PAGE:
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Last post Author Topic: Strategies to stay with Windows 7 as long as possible  (Read 16287 times)

40hz

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Re: Strategies to stay with Windows 7 as long as possible
« Reply #50 on: November 13, 2012, 09:25:27 AM »
Curious thought - what happens if this scenario happens when Windows 9 is released? Is MS really going to allow OEMs to restrict future MS upgrades?

Funny. That crossed my mind too. I think they might float some trial balloons to see if they can. But I don't think it will fly. Probably be a Pyhrric victory at best if they actually can get away with it.

(BTW - somebody tell Ballmer & Co. they have to get busy! Better toggle 'troll mode' and start suing the living daylights out of kernal.org, the FSF and the Linux Foundation before too many people figure out the obvious. Hey Steve? Don't wait a second longer. Do it today.)

SBLinux.jpgStrategies to stay with Windows 7 as long as possible
« Last Edit: November 13, 2012, 10:55:14 AM by 40hz »

Darwin

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Re: Strategies to stay with Windows 7 as long as possible
« Reply #51 on: November 14, 2012, 08:19:54 AM »
Don't know what people are in such a lather about.

The issue is that it brings nothing new to the table. It's 99.9% change merely for the sake of change. That, and to start the process of slowly moving Microsoft's customer base over to a company app store/closed ecosystem like Apple has.

If that doesn't put you in a lather, you're exactly the sort of customer Microsoft is looking for - and no harm done. For the rest of us, it's a seriously BFD - and we want no part of it as it currently stands.
 ;D



OK point taken. I've looked in the Windows Store but haven't given it much thought. My gut understanding is that this is more an issue with Windows RT and Windows Phone and not Windows Pro?

Agree that Windows 8 doesn't really bring anything to the table (hence my no need to upgrade comment) but don't feel that there is a compelling reason to downgrade when buying a new computer with 8 preinstalled. Seriously, on the same equipment, 8 boots much more quickly than 7 did... I was pleased when after extensive tinkering my 4 year old Gateway laptop booted Windows 7 in under 3 minutes. It boots Windows 8 in about 30 seconds and is MUCH peppier overall, so it follows that from a performance perspective downgrading new hardware to 7 would be a step backward (though granted, on newer equipment the difference migth be measureable only in tenths of a second).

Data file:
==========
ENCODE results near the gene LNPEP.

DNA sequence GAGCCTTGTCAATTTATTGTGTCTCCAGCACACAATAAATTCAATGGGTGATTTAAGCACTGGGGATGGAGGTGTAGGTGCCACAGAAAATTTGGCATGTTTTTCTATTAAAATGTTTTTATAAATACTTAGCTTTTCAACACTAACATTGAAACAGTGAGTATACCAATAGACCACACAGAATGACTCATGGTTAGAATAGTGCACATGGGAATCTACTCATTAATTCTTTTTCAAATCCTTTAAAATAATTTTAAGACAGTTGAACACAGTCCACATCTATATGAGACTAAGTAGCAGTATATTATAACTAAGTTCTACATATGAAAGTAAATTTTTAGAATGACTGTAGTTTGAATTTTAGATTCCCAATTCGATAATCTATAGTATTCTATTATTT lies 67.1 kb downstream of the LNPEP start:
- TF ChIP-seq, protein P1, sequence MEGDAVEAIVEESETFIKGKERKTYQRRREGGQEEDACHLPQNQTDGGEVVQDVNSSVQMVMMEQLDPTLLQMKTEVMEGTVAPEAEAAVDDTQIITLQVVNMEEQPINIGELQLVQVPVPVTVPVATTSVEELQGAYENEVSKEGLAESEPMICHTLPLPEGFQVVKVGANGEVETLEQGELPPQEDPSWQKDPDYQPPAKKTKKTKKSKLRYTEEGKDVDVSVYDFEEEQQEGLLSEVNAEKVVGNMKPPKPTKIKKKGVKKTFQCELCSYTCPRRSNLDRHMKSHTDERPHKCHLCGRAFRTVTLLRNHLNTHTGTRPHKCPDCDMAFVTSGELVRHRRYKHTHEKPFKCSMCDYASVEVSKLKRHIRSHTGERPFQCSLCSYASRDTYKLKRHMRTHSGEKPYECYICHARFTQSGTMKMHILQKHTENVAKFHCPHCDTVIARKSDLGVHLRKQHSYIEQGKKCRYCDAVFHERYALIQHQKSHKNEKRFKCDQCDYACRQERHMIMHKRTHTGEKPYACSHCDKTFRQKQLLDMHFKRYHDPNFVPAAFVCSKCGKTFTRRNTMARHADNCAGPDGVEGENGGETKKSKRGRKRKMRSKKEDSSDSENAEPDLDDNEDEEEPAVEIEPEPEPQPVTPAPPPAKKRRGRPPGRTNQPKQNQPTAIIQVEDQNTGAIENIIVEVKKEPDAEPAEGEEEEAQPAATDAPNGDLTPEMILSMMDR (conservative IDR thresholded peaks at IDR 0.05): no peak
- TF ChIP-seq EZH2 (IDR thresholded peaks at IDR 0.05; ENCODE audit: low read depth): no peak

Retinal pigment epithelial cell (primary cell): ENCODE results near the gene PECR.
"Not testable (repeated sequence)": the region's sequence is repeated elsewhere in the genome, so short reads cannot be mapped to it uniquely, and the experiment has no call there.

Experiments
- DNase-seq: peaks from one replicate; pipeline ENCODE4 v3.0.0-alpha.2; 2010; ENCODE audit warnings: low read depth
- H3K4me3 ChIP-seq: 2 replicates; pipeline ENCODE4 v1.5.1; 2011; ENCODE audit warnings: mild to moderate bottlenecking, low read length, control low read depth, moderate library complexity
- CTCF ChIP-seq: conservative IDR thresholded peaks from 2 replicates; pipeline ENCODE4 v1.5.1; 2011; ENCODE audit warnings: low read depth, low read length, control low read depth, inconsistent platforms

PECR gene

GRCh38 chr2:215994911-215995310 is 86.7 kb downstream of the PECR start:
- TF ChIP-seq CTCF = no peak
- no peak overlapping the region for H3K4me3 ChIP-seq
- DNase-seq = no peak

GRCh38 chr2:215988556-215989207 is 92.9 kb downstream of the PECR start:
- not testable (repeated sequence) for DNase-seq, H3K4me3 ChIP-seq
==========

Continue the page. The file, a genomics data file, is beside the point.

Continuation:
"Some people have a way with words, other people,... oh... have not way" - Steve Martin

dr_andus

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Re: Strategies to stay with Windows 7 as long as possible
« Reply #52 on: November 14, 2012, 08:46:37 AM »
Have you turned off UAC just to see if they work?  Perhaps it's that interaction that's causing the problem.  Not sure... but this just interests me, and I don't have anything like it to test.

I have now turned UAC off. It resulted in some improvement for some software, and not for others. Outline 4D now recognises my text expander app, so it seems some kind of a barrier was removed. However, Paintshop Pro 8 still crashes, when I try to crop an image. I will try the emulator route next.

40hz

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Re: Strategies to stay with Windows 7 as long as possible
« Reply #53 on: November 14, 2012, 11:38:04 AM »
OK point taken.

@D - thanks for taking my comment in the spirit it was intended. :)

BTW - regarding performance, Win 8 is not that bad. As an OS it's middling decent. But my problem with Win 8 isn't with it as an OS. My problem is that it's no longer just that. It's now the linchpin in a larger overall strategy to move the population away from open standards and general purpose computers to a completely closed data appliance. It's a giant step backwards to 1960 when Sperry-Rand and IBM controlled just about everything related to computing.

To me it's not so much the greed and power trip Microsoft is on that I object to. It's the abandonment of an ideal. This move represents a betrayal of all the work everybody Microsoft ever rode in on the coattails of - and who made possible most of what power and wealth Microsoft enjoys today. It's a betrayal of the social contract. To me it feels almost like the ending of Orwell's book Animal Farm where the animals can no longer tell the difference between their old oppressors and their new masters.

Quote
Like all of Napoleon's speeches, it was short and to the point. He too, he said, was happy that the period of misunderstanding was at an end. For a long time there had been rumours-circulated, he had reason to think, by some malignant enemy-that there was something subversive and even revolutionary in the outlook of himself and his colleagues. They had been credited with attempting to stir up rebellion among the animals on neighbouring farms. Nothing could be further from the truth! Their sole wish, now and in the past, was to live at peace and in normal business relations with their neighbours.